Pioneers of Menard & Mason Counties
Including Personal Reminiscens of Abraham Lincoln & Peter Cartwright
By T.G. Onstot, 1902

A Deer Hunt

Page 199

There was a time when deer were plenty in Menard county. Jack Kelso was a boss hunter and not only supplied his own family, but always kept venison hams for sale. Sam Wilcox was another hunter. The only difference was that Kelso used a rifle and could kill a deer at long range, while Wilcox hunted on horseback and used a double-barreled shotgun. Wilcox spent one winter (I think it was in 1853) in Forest City township and kept a wagon running all winter to Springfield, selling his venison. I think he told me that he hilled sixty deer that winter. I recollect that on one trip on upper Spring Lake, as the result of a week's work, he brought home the carcasses of nineteen deer. But the hounds ran all the deer out of Menard and Mason long ago. I have seen thirty deer in one drove. They would go out of Long Point in the evening to Red Oak swamp and back to Long Point in the morning. They would travel single file, walk awhile, trot, and then gallop. Not a deer had been seen in this section for twenty years.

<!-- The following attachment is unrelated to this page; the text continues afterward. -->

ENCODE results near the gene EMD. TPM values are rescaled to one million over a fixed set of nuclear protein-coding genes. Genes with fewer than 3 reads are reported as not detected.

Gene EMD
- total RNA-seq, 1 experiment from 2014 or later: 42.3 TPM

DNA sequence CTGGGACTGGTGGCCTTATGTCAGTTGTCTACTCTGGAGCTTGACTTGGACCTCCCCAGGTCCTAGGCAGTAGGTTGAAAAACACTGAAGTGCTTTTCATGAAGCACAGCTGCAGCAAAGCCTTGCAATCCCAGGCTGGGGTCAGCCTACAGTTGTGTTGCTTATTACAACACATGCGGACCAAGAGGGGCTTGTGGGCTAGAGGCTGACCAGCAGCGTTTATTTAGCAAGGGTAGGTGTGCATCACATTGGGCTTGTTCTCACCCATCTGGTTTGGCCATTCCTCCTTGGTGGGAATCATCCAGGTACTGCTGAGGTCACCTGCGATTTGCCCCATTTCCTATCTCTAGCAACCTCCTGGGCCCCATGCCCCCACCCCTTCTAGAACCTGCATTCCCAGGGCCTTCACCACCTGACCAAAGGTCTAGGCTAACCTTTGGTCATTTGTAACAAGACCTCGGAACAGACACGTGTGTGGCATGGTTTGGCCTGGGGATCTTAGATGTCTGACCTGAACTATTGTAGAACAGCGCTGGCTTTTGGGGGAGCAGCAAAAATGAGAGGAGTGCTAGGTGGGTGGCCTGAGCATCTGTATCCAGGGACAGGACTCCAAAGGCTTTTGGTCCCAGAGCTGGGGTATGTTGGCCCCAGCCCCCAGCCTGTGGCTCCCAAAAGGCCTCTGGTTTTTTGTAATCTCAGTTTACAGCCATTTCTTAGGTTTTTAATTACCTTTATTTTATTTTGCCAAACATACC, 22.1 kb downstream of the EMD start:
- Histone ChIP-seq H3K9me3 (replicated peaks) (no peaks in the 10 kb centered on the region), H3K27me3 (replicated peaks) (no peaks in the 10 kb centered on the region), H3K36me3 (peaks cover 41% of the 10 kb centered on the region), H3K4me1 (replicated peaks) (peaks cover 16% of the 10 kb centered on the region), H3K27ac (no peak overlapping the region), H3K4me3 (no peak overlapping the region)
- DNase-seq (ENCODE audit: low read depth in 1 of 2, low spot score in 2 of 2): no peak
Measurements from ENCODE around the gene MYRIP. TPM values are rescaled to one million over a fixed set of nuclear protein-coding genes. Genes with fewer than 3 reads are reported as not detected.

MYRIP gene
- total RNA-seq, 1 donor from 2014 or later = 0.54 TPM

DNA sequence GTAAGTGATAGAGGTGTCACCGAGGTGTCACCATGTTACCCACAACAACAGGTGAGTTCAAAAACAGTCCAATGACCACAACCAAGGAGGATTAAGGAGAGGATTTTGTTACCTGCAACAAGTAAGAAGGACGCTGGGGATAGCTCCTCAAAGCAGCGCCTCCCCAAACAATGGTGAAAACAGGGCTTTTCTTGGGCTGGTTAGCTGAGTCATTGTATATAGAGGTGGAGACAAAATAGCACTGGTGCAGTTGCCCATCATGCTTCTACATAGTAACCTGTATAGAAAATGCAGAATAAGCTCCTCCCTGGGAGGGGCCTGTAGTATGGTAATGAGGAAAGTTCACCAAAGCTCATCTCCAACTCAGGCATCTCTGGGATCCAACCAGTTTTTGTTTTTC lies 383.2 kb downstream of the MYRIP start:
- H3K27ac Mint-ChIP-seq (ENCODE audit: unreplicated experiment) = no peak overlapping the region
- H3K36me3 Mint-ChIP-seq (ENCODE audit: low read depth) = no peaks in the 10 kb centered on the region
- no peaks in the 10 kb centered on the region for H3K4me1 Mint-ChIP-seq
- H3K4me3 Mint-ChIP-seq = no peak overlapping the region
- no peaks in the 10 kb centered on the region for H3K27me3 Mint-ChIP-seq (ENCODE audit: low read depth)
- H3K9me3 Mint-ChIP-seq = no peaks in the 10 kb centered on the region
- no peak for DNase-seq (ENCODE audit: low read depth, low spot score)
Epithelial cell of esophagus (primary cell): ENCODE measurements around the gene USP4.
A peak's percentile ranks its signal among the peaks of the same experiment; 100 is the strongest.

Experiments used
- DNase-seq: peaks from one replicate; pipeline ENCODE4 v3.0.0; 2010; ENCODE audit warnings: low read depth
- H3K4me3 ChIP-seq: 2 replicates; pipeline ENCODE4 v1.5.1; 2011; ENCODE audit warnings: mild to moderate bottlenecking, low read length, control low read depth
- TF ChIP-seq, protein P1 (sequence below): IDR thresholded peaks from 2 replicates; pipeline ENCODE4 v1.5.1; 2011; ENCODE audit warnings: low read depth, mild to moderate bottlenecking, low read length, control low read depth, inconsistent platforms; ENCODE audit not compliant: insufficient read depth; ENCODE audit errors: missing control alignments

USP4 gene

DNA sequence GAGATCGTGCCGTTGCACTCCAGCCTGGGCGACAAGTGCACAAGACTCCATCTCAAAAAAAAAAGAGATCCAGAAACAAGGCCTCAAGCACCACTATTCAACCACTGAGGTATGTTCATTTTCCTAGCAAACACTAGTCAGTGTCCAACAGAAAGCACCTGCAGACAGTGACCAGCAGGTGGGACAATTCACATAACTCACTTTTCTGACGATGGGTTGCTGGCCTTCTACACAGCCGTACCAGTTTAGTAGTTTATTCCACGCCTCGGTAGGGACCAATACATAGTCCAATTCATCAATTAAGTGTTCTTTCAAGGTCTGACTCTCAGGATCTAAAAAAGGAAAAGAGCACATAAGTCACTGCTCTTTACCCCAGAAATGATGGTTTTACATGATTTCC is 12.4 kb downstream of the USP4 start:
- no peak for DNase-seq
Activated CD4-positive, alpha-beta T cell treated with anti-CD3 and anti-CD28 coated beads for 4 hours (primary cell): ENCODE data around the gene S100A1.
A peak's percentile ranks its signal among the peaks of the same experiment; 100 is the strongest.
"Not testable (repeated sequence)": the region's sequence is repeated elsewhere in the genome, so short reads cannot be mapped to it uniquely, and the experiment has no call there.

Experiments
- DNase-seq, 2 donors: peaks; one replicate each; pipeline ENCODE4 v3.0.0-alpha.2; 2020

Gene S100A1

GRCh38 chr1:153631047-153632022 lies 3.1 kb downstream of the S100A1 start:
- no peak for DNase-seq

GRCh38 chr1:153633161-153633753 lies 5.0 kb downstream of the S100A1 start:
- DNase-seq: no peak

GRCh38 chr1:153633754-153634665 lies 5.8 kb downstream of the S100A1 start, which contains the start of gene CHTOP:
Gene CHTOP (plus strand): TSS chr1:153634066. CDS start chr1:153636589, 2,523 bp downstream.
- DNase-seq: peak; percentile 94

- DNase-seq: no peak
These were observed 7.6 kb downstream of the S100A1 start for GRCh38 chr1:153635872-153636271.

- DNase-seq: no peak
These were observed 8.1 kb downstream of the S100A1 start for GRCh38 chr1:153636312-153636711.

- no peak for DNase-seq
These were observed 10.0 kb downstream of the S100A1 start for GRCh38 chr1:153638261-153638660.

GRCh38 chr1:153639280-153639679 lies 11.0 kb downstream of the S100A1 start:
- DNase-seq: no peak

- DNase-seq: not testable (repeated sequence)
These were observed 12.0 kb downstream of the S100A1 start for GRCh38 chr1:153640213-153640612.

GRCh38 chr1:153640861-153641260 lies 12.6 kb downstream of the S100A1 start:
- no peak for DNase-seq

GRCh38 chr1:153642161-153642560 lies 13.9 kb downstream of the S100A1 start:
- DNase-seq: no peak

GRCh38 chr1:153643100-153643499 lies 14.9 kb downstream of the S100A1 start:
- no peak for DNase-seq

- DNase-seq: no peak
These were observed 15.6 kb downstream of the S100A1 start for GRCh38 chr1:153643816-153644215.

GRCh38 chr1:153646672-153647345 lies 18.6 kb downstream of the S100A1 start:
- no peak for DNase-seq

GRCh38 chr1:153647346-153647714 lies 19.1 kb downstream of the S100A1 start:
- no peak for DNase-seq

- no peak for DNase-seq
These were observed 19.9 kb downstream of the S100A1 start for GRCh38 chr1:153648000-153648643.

In 1843 Henry Fields, who worked on the court house in Petersburg, had a few hounds, and one Christmas he and a dozen of us boys went after deer. Just below the bridge, on the east side of the river, the hounds took a trial down the river. After awhile they crossed the river, then took west past Concord camp ground, the hunters keeping on the inside of the circle. After awhile the hounds turned south till they passed Petersburg, and as a deer always came back to where he started from we all headed for the place where he would cross the river. The deer plunged into the river to swim across, when a dozen shots killed him. The water was deep and we were puzzled about how to get him out. Hugh Trent, who was always equal to any emergency, constructed a raft out of rails, pulled him out and brought him to shore. The deer was carried to town and the next day was divided up into fifteen or twenty shares.

I have seen deer run through the streets of Petersburg when they did not know there was a town till they got in it. Dear skins used to be legal tender for all debts, public and private.

Transcribed by:Brenda Hamilton Johnson



1902 Index

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Illinois Ancestors